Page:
Can a court restrain a State from pursuing civil proceedings in a foreign jurisdiction? This was the question before the English High Court in UK P&I Club N.V. and United Kingdom Mutual Steam Ship Assurance Association Ltd v República Bolivariana de Venezuela RCGS “Resolute” [2022] EWHC 1655 (Comm). UK P&I Club N.V. (the “English Club”) and its parent company (the “Dutch Club”) (together “Claimants”) sought a final anti-suit injunction against the Defendant, Venezuela, restraining it from pursuing proceedings in Dutch Curaçao and Venezuela.

While anti-suit injunctions are common in English courts, this injunction, had it been granted, would have been the first time the Courts took such action directly against a State (without the State having somehow provided its consent).

This is a relevant case for the doctrine of State immunity in England & Wales that provides important insight on the extent to which courts are willing to deal with States as they would with any other private party. Separately, the judgment provides an illustrative example of how parties that have not entered into an arbitration agreement can find themselves bound by one.



In early 2020, the VL Naiguatá GC-23 (“Naiguatá”), a Venezuelan navy patrol vessel, was sent to intercept the RCGS Resolute (“Resolute”), an ice-classed cruise liner which engaged in tourism to Antarctica. An altercation between the vessels broke out and the Naiguatá sank.

Following the loss of its vessel, Venezuela brought civil claims in the courts of Dutch Curaçao and in Venezuela itself. These claims were worth around €125M and €300M respectively. The defendants to these claims were the Resolute, its owners and head managers, and the Claimants as the vessel’s P&I insurer.

The Claimants’ view was that, in substance, these claims sought to enforce the terms of the contract of insurance between the Dutch Club (as insurer) and its members, especially the owners (as assureds). This would mean that Venezuela was bound by the contract of insurance, including the London arbitration and English law clauses.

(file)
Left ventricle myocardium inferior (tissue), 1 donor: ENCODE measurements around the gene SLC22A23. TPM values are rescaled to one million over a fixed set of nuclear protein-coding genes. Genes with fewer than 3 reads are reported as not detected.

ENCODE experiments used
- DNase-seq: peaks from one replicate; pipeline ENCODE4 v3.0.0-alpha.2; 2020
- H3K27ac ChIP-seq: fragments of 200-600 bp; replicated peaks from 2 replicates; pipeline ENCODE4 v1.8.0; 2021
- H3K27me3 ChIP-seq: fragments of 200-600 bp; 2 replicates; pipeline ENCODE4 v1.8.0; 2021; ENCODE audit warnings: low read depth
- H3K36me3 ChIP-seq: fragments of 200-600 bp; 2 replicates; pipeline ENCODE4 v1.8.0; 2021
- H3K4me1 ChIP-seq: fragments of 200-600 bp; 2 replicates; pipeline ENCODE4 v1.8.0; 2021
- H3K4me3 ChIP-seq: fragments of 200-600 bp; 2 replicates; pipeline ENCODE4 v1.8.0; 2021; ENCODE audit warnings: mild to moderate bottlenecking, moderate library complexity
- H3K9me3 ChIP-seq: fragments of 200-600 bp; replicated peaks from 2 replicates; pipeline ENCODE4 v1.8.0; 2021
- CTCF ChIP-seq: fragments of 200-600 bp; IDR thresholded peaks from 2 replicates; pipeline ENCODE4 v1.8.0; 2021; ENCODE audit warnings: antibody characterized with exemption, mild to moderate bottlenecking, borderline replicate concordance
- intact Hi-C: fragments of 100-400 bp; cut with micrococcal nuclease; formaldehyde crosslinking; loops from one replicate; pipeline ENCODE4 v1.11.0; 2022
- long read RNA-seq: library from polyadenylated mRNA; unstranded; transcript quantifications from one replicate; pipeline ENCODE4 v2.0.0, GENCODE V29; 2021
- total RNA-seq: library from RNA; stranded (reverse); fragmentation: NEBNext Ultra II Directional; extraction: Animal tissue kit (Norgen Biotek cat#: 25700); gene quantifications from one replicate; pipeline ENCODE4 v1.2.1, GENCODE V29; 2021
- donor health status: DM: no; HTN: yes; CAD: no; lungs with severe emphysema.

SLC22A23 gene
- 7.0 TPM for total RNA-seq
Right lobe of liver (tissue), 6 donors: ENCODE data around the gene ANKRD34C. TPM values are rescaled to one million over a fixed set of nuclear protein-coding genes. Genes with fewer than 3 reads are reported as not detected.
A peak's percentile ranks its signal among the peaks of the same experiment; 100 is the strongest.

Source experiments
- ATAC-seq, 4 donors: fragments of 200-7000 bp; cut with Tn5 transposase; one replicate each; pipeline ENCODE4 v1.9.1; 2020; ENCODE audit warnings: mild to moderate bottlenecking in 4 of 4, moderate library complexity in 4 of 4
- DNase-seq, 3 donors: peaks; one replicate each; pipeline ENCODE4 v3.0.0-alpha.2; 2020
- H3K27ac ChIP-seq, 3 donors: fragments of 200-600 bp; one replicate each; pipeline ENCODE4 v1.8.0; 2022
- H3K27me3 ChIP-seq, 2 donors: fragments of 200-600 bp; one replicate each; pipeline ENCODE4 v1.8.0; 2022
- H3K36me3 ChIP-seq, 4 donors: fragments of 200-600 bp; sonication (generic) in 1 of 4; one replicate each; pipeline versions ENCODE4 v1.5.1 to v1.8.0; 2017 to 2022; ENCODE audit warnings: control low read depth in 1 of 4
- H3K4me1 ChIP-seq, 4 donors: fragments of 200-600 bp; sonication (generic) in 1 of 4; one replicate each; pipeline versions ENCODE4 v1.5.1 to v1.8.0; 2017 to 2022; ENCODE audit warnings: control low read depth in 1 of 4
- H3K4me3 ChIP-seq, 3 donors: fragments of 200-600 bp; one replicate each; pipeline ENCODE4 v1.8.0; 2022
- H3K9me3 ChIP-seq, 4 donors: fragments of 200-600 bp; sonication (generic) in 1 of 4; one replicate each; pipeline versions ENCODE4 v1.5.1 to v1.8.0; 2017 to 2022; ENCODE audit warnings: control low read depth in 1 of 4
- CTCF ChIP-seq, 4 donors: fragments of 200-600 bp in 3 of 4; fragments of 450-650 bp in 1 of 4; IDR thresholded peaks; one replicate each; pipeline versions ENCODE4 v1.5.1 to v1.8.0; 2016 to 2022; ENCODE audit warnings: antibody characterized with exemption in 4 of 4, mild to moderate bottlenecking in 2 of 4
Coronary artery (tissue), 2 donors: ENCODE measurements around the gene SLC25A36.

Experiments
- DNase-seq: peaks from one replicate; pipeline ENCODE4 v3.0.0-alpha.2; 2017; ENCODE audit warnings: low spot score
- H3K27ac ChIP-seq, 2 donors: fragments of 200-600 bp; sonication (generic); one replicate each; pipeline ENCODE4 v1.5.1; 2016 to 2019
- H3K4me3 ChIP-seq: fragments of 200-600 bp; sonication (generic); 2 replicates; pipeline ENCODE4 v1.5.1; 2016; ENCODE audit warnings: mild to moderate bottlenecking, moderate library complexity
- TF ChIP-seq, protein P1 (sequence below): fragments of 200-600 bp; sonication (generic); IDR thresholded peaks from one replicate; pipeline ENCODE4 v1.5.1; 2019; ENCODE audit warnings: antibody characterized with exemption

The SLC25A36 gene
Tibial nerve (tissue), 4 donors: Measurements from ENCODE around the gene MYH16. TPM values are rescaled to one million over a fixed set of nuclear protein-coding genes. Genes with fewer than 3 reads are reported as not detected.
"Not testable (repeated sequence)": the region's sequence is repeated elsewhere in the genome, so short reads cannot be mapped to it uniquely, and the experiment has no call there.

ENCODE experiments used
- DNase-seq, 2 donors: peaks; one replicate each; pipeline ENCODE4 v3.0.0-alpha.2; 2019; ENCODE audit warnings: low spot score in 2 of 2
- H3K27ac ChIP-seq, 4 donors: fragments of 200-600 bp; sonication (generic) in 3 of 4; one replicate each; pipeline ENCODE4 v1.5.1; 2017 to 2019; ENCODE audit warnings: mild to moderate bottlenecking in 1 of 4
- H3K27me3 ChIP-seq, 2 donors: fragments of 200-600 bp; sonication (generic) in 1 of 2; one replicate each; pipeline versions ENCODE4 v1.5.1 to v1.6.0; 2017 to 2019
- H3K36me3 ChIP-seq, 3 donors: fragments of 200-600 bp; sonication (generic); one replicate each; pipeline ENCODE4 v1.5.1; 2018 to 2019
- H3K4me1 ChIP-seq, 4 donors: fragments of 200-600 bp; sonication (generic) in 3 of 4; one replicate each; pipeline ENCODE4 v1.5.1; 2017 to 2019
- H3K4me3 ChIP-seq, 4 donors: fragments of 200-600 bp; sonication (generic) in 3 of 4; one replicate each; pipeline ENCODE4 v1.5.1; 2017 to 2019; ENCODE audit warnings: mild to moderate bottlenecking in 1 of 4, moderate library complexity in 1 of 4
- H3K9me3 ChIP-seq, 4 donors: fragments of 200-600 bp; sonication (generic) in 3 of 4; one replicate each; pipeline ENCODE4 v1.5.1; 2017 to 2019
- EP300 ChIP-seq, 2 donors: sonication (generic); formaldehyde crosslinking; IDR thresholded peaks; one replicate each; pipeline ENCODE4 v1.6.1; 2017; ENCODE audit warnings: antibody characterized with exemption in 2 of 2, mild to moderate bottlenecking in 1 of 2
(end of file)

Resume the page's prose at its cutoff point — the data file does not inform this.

In February 2021, the Claimants commenced proceedings in England seeking an anti-suit injunction restraining Venezuela from pursuing its foreign claims on this basis. The following month an interim anti-suit injunction was granted against Venezuela in ex parte proceedings.

Venezuela objected to this and on 4-5 May 2022 there was a hearing before Sir Ross Cranston to consider Venezuela’s objections and whether the interim anti-suit injunction should be made final. Sir Ross Cranston’s judgment is dated 28 June 2022.


Are Venezuela’s claims within the scope of the arbitration agreement?

Unlike a ‘standard’ anti-suit injunction case, the arbitration clause that the Claimants were seeking to enforce was contained in an insurance contract to which Venezuela was not a party.

Sir Ross Cranston  explained that, while normally considered a contractual remedy, anti-suit injunctions can also be granted on a “quasi-contractual” basis. For example, Venezuela was not a party to the insurance contract between the Claimants and the assureds, but if it wanted to rely on this contract in foreign proceedings, it would be bound by its terms (including the arbitration clause). The Claimants could therefore seek an anti-suit injunction against Venezuela on what is called a “derived rights basis”. The key question was whether Venezuela was in fact relying on the contract in the foreign proceedings. Put another way, were Venezuela’s claims in substance contractual?

There was no dispute on Curaçaon law: Venezuela accepted the evidence of Claimants’ expert that these claims were subject to the terms of the insurance policy.

Competing experts from both parties debated this point in the context of Venezuelan law. However, the Court concluded that it had to focus on the nature of the right, not its source, and that, under Venezuelan law, a direct action by a third party against a liability insurer would be subject to the terms of the insurance contract.

This meant that all of Venezuela’s foreign claims fell within by the arbitration clause, and its only remaining prospect of avoiding the effects of this clause was to claim sovereign immunity.


Can anti-suit injunctions be granted against States?

Venezuela made two arguments. First, it claimed immunity from the Court’s jurisdiction under section 1 of the State Immunity Act 1978 (the “SIA”). Second, even if the Court had jurisdiction, it claimed to be immune from injunctive relief under section 13(2)(a) of the SIA.


Venezuela’s first argument: State immunity

State immunity under the SIA is subject to a number of exceptions, including an exception applicable to cases where proceedings relate to a commercial transaction entered into by the State (section 3 of the SIA). The scope of this exception should be interpreted against the restrictive approach to State immunity generally, where there is an important distinction between claims arising out of a State’s sovereign and non-sovereign acts.

Venezuela argued that its foreign litigation was a sovereign act. The proceedings related to a naval patrol vessel, and included claims for lost military equipment and environmental damage to sovereign territory. The Court disagreed and considered these were commonplace private law claims, and therefore, the commercial transactions exception applied.